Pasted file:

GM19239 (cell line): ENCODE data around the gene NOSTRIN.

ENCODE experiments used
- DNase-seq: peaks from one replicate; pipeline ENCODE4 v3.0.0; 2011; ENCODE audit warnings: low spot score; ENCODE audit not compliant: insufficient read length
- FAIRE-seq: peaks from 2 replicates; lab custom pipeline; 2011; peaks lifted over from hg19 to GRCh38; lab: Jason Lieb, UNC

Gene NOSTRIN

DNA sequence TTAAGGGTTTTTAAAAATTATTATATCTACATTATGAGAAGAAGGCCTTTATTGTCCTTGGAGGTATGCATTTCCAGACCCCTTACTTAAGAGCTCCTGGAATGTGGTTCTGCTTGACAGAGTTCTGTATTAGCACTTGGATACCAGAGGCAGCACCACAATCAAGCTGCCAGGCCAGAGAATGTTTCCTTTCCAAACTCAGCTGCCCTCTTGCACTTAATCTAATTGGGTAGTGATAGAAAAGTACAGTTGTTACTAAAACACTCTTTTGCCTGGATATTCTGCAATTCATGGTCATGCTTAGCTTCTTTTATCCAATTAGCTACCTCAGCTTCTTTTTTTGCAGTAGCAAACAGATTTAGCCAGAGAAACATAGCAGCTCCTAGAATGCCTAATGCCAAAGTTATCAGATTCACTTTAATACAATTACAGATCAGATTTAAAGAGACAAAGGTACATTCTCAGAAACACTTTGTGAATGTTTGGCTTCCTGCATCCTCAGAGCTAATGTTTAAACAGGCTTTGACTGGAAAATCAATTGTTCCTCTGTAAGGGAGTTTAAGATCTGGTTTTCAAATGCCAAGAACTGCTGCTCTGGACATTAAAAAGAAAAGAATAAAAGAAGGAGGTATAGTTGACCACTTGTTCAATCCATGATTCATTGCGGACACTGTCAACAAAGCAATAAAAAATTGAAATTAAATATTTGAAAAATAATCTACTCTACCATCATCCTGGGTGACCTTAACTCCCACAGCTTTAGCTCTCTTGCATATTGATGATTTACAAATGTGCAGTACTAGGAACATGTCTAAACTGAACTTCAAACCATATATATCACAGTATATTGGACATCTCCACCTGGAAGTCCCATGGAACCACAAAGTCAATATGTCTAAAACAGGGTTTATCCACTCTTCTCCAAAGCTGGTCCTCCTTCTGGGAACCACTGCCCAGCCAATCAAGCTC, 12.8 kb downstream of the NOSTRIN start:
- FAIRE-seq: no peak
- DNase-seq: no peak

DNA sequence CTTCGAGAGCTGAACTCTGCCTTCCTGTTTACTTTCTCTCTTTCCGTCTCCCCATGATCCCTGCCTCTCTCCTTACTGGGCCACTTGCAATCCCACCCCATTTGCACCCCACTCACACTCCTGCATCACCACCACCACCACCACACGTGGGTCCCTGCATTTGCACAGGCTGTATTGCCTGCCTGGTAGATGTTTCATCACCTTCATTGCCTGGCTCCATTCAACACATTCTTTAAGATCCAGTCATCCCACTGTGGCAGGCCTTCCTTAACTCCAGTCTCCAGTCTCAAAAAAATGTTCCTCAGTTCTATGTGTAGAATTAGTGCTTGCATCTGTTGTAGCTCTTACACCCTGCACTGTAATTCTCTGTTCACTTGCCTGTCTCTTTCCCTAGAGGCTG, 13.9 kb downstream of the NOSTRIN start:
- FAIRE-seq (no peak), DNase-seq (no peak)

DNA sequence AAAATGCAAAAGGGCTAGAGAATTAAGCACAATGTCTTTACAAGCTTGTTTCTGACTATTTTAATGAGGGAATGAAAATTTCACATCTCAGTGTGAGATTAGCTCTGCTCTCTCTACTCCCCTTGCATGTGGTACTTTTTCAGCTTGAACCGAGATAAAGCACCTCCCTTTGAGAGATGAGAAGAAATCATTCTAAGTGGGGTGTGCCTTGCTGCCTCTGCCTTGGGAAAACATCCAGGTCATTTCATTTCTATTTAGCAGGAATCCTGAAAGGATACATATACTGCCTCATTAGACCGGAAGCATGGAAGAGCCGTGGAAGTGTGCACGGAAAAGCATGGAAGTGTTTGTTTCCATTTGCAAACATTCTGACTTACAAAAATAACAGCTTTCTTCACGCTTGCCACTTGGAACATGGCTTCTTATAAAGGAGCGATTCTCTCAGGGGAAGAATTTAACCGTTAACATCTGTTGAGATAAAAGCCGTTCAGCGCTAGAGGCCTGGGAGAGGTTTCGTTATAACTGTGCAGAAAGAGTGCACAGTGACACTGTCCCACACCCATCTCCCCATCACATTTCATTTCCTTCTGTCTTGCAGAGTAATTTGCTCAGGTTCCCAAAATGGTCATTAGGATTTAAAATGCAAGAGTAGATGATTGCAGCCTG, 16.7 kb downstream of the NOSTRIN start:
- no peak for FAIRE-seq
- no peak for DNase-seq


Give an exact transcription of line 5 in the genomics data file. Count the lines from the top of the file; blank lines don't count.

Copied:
Gene NOSTRIN